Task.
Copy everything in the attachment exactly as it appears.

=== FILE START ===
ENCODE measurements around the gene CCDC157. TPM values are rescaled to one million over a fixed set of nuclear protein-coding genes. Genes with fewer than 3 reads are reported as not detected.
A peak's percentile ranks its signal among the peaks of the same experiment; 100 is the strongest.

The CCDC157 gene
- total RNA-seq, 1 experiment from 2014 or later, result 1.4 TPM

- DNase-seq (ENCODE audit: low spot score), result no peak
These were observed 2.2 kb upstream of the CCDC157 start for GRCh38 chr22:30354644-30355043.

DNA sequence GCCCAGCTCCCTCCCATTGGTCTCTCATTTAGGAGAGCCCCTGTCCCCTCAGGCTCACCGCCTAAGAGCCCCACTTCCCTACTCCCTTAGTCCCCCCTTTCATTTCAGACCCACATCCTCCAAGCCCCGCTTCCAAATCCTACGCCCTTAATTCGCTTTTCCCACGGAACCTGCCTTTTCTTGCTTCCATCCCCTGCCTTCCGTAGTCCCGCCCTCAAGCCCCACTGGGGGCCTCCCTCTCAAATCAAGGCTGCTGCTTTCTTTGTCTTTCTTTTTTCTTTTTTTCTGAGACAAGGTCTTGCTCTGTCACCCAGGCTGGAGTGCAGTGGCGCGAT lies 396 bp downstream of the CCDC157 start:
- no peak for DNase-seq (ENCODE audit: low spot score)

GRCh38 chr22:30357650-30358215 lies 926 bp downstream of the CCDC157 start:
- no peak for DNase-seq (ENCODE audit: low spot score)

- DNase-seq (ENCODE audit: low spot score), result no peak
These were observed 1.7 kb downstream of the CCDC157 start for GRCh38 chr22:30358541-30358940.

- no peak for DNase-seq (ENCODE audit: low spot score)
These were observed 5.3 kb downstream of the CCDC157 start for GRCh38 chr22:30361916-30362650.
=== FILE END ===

ENCODE measurements around the gene CCDC157. TPM values are rescaled to one million over a fixed set of nuclear protein-coding genes. Genes with fewer than 3 reads are reported as not detected.
A peak's percentile ranks its signal among the peaks of the same experiment; 100 is the strongest.

The CCDC157 gene
- total RNA-seq, 1 experiment from 2014 or later, result 1.4 TPM

- DNase-seq (ENCODE audit: low spot score), result no peak
These were observed 2.2 kb upstream of the CCDC157 start for GRCh38 chr22:30354644-30355043.

DNA sequence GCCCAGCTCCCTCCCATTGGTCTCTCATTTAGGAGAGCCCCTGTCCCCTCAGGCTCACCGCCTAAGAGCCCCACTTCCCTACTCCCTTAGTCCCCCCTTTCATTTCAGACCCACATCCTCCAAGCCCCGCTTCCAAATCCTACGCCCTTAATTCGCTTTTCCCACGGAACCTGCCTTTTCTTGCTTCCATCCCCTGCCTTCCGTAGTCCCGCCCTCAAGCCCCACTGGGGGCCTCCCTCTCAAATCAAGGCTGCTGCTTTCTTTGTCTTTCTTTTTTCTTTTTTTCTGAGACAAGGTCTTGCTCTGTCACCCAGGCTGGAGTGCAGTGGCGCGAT lies 396 bp downstream of the CCDC157 start:
- no peak for DNase-seq (ENCODE audit: low spot score)

GRCh38 chr22:30357650-30358215 lies 926 bp downstream of the CCDC157 start:
- no peak for DNase-seq (ENCODE audit: low spot score)

- DNase-seq (ENCODE audit: low spot score), result no peak
These were observed 1.7 kb downstream of the CCDC157 start for GRCh38 chr22:30358541-30358940.

- no peak for DNase-seq (ENCODE audit: low spot score)
These were observed 5.3 kb downstream of the CCDC157 start for GRCh38 chr22:30361916-30362650.